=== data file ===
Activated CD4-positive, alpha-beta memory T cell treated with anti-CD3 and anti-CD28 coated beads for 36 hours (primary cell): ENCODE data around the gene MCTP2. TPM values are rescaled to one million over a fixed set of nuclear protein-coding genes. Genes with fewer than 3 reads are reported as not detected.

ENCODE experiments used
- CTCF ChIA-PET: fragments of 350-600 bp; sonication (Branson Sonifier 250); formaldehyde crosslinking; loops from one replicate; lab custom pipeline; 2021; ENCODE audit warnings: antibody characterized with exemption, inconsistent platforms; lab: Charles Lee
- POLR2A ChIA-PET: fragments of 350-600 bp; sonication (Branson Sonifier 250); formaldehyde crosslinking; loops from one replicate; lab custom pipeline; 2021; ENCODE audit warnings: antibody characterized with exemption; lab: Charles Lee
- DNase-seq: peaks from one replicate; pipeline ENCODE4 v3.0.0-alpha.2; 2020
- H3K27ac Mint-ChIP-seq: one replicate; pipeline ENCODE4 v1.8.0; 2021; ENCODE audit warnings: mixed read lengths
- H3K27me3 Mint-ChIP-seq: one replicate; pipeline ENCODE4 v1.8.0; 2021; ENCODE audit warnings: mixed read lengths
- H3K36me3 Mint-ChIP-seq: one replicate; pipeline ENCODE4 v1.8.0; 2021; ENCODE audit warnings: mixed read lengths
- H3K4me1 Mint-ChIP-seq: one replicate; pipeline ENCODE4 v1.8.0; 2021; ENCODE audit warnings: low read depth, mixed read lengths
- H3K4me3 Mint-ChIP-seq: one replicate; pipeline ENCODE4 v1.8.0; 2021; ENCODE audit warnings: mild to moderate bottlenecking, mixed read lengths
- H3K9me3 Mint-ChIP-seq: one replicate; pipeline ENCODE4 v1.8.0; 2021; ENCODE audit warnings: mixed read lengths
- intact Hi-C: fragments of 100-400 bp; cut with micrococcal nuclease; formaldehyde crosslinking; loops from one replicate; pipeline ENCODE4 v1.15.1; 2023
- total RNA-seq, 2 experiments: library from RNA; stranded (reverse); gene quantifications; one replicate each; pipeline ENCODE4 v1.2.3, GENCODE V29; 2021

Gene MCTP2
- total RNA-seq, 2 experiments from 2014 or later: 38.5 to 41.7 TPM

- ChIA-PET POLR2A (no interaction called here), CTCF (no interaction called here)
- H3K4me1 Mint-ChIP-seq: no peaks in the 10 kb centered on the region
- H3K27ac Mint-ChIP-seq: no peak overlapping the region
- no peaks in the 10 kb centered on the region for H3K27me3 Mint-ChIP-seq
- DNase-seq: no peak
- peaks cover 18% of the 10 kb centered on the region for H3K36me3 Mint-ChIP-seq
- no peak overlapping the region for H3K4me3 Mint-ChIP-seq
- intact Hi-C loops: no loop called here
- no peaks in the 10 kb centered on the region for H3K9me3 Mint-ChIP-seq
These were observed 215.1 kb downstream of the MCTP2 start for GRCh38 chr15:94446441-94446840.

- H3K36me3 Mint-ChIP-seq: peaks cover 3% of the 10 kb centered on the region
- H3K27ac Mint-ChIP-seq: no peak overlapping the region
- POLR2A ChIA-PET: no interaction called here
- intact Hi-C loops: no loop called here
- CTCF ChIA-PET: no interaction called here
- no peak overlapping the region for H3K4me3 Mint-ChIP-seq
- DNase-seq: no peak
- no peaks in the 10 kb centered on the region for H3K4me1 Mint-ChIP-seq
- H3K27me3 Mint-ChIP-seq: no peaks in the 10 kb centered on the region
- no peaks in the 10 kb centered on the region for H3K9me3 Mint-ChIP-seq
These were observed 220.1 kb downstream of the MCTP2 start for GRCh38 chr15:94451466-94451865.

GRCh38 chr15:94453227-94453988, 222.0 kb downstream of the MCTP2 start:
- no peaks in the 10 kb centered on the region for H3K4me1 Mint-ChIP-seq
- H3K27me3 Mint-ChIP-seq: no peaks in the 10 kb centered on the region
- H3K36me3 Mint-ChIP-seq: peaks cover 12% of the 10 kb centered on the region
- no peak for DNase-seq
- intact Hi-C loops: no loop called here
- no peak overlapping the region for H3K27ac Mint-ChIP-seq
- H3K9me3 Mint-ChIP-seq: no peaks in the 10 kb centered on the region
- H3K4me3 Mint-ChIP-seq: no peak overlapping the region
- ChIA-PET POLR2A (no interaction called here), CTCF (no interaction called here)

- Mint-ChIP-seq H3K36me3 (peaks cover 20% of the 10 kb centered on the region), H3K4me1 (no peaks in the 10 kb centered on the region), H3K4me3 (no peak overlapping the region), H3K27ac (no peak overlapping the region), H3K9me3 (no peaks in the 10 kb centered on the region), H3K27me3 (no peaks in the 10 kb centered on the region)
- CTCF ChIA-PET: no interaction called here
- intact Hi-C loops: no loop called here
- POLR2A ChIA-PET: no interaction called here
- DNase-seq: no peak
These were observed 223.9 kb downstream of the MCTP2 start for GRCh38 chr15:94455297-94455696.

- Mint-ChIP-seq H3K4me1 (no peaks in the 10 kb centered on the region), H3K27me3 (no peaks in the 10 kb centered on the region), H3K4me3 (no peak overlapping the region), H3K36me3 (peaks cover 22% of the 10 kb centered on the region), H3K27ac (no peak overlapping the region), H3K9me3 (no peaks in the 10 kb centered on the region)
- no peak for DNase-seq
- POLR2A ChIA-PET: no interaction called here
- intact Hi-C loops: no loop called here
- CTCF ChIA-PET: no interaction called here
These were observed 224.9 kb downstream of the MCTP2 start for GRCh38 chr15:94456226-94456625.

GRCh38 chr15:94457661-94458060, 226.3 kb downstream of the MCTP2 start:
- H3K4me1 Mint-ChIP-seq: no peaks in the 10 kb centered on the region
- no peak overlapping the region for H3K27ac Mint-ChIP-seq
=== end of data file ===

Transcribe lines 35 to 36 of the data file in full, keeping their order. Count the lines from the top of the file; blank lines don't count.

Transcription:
- no peaks in the 10 kb centered on the region for H3K9me3 Mint-ChIP-seq
These were observed 220.1 kb downstream of the MCTP2 start for GRCh38 chr15:94451466-94451865.